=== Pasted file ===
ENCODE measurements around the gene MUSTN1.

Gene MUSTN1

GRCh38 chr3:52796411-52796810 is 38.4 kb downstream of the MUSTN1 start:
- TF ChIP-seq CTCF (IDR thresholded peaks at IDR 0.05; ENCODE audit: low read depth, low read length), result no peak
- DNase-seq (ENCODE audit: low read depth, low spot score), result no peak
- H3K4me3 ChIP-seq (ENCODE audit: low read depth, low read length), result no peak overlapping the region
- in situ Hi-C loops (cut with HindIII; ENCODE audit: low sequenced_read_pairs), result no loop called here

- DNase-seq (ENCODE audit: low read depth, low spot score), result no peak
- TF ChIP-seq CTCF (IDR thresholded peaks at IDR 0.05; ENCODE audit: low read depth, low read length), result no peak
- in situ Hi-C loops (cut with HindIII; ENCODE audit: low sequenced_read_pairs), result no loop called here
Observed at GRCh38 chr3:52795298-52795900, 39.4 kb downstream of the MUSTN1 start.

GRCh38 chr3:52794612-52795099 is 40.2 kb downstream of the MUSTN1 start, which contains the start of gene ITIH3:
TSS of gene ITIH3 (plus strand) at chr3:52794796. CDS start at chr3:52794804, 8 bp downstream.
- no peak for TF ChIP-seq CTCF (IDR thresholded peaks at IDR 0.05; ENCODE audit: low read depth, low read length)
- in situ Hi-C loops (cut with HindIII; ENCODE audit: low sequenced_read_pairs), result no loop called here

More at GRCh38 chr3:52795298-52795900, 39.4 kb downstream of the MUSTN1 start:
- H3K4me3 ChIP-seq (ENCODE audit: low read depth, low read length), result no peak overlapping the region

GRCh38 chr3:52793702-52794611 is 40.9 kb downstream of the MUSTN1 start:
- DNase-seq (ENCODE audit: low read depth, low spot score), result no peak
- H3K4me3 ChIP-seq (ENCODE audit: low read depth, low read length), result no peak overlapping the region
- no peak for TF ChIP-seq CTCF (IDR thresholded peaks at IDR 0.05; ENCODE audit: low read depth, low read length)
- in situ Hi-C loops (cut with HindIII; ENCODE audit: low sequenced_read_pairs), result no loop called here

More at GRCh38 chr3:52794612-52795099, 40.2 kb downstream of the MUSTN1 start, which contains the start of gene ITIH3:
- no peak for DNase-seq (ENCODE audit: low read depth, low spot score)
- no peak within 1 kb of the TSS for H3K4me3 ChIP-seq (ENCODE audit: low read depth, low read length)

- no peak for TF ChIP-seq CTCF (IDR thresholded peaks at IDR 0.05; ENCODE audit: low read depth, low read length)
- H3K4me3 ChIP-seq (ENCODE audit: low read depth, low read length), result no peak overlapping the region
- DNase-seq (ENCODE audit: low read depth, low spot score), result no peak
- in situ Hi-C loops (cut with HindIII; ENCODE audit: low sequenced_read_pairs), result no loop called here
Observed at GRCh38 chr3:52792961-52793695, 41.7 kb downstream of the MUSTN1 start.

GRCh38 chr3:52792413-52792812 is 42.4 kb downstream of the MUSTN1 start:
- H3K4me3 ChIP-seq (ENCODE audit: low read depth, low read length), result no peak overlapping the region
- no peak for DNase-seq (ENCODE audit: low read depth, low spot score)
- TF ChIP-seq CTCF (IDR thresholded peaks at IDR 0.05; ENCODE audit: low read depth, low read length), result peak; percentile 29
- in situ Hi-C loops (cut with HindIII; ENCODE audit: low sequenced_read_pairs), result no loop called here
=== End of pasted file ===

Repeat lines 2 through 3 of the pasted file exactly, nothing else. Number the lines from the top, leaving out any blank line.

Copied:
Gene MUSTN1

GRCh38 chr3:52796411-52796810 is 38.4 kb downstream of the MUSTN1 start: